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Being spiritual but not religious is a cop-out - Dhamma Wheel

Being spiritual but not religious is a cop-out

Casual discussion amongst spiritual friends.
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David N. Snyder
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Being spiritual but not religious is a cop-out

Postby David N. Snyder » Mon Oct 01, 2012 4:11 am

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retrofuturist
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Re: Being spiritual but not religious is a cop-out

Postby retrofuturist » Mon Oct 01, 2012 4:34 am

"Do not force others, including children, by any means whatsoever, to adopt your views, whether by authority, threat, money, propaganda, or even education." - Ven. Thich Nhat Hanh

"The uprooting of identity is seen by the noble ones as pleasurable; but this contradicts what the whole world sees." (Snp 3.12)

"To argue with a person who has renounced the use of reason is like administering medicine to the dead" - Thomas Paine

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Re: Being spiritual but not religious is a cop-out

Postby Goofaholix » Mon Oct 01, 2012 4:46 am


plwk
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Re: Being spiritual but not religious is a cop-out

Postby plwk » Mon Oct 01, 2012 4:52 am

Well David, perhaps terms like 'spiritual' and 'religious' needs their proper definition and context whenever they are raised or otherwise, one is looking at another futile debate of 'til the cows come home' thingy and IMHO, the article has not really addressed it but just ranting on generalities based on falliable human behaviour rather than the actual philosophy?

And the second issue is that what's 'spiritual' for one may be regarded as 'religious' and vice versa for another and the whole dynamics...so where is the line drawn or should a line even be drawn in the first place?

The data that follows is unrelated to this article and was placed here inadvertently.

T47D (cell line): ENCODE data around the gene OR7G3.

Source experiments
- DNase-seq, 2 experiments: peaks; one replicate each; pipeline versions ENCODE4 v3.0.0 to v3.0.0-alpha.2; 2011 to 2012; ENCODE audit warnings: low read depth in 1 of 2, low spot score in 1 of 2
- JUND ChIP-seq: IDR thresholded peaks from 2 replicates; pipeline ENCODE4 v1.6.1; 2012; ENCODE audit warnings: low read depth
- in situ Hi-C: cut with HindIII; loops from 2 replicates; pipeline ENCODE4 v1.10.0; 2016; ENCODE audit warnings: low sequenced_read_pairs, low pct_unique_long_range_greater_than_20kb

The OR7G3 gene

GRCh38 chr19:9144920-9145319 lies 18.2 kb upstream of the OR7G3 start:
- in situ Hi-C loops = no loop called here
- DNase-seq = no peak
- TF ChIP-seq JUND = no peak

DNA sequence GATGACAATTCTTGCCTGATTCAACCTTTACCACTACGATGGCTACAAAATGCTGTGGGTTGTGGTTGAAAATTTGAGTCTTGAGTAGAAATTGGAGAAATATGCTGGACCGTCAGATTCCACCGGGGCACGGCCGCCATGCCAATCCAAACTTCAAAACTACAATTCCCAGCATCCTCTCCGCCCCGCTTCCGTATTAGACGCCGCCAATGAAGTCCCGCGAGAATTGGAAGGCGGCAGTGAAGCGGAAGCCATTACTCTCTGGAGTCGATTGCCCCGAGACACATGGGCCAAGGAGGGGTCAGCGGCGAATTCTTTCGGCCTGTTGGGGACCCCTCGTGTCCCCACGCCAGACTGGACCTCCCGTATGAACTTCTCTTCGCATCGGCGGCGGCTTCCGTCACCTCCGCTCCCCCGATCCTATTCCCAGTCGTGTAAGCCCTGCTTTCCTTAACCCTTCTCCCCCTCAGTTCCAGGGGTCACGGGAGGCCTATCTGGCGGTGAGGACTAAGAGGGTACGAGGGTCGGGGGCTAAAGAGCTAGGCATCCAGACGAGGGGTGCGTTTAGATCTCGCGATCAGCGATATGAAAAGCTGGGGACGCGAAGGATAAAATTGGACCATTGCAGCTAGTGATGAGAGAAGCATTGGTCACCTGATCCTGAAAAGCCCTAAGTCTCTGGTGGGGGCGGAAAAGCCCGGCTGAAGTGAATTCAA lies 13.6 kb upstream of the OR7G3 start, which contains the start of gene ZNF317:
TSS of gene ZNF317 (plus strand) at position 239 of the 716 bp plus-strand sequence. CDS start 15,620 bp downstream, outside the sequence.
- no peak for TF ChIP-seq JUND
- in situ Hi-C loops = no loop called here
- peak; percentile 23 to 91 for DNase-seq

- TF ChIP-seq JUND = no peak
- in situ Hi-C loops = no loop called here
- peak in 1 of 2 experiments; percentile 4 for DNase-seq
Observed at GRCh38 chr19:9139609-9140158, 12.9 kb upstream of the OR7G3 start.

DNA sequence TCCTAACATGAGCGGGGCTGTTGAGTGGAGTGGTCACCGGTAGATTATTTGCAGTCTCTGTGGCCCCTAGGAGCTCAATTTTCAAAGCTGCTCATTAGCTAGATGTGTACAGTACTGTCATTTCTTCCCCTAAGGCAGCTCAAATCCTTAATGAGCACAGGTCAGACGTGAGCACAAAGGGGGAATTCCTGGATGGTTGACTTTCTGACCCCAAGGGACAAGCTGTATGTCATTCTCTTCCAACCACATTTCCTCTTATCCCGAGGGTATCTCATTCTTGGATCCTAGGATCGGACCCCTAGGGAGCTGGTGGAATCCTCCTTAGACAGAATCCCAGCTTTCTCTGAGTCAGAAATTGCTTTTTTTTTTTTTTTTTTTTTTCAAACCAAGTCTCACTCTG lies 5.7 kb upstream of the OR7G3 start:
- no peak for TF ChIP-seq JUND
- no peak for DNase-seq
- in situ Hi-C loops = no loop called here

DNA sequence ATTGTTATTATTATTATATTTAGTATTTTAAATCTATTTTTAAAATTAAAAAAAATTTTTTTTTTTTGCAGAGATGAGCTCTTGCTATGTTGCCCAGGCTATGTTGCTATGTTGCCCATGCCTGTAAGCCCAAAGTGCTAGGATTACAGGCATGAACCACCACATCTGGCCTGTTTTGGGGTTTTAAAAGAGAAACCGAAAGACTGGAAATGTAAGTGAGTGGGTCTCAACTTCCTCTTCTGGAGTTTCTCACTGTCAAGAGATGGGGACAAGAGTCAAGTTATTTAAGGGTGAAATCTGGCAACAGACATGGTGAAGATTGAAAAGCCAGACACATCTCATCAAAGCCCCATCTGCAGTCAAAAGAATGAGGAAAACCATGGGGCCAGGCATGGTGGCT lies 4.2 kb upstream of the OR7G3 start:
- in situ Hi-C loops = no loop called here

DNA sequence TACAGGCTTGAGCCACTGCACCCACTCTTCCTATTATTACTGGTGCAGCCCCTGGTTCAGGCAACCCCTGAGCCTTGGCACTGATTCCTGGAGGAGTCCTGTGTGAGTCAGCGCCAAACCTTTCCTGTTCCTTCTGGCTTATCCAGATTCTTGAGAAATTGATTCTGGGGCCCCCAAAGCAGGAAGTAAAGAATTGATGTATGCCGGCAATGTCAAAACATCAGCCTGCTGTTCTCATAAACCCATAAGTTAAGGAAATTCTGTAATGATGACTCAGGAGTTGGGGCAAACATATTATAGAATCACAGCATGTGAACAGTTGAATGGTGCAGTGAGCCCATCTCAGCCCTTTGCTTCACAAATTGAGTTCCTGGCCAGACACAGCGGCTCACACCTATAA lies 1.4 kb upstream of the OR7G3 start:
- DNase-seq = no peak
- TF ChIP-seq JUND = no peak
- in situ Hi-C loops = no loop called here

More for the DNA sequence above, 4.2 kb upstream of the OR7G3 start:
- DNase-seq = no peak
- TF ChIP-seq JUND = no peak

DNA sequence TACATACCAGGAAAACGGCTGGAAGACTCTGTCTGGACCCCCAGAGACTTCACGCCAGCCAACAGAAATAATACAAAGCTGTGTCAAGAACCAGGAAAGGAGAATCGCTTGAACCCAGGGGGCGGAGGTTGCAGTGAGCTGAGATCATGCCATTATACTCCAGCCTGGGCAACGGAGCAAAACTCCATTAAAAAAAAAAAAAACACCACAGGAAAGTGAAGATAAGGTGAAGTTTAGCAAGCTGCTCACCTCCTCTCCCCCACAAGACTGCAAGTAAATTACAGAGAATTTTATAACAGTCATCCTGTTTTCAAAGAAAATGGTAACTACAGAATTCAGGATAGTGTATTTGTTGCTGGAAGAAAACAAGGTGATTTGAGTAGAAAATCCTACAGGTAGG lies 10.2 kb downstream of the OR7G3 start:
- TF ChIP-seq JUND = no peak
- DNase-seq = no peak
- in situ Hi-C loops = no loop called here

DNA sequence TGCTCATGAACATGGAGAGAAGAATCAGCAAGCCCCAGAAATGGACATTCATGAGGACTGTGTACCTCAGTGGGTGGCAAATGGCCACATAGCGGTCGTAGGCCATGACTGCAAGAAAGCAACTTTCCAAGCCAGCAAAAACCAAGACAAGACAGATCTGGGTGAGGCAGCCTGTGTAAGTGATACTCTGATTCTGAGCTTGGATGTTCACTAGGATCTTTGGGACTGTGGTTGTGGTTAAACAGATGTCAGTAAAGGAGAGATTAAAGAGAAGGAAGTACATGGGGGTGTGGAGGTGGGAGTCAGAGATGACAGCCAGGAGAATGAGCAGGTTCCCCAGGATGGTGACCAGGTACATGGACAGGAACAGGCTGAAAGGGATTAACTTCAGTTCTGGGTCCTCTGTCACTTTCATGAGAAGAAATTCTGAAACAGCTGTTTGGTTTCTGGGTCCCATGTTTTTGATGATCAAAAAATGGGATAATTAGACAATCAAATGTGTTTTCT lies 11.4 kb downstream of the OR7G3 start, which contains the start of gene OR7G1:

Recently, an interesting thought as I raised a on the sister site, where the Dalai Lama was musing over 'secular ethics'...even suggesting that 'religion' is no longer adequate, something that both religionists and non religionists can mutually agree on rather than the usual insistence that religion is necessary to formulate ethics and sidelining the nons in the process? Similarly, would that idea work in the 'spirituality vs religion' debate?

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David N. Snyder
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Re: Being spiritual but not religious is a cop-out

Postby David N. Snyder » Mon Oct 01, 2012 5:08 am

Interesting and valid points. Certainly if one is leaving their birth-religion and searching, the smorgasbord is probably a good idea. That way one can test out various philosophies, religions, spiritual paths. However, for how long? At one point, wouldn't it be better to make a choice?

Following precepts, sila I imagine is on the back-burner or not existent for many on the "spiritual but not religious side." This is not to say they are bad in any way, but according to many Buddhist teachers sila is necessary to make progress.
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Re: Being spiritual but not religious is a cop-out

Postby manas » Mon Oct 01, 2012 5:46 am

Hi David,

if your criticism is levelled at some 'new-agey' types I've met over the years, who follow a mish-mash of basically whatever suits their fancy (sometimes because it has a 'spiritual feel' to it) but while leaving out such inconvenient aspects of the spiritual path such as virtue or sense-regulation, then yes I agree with you.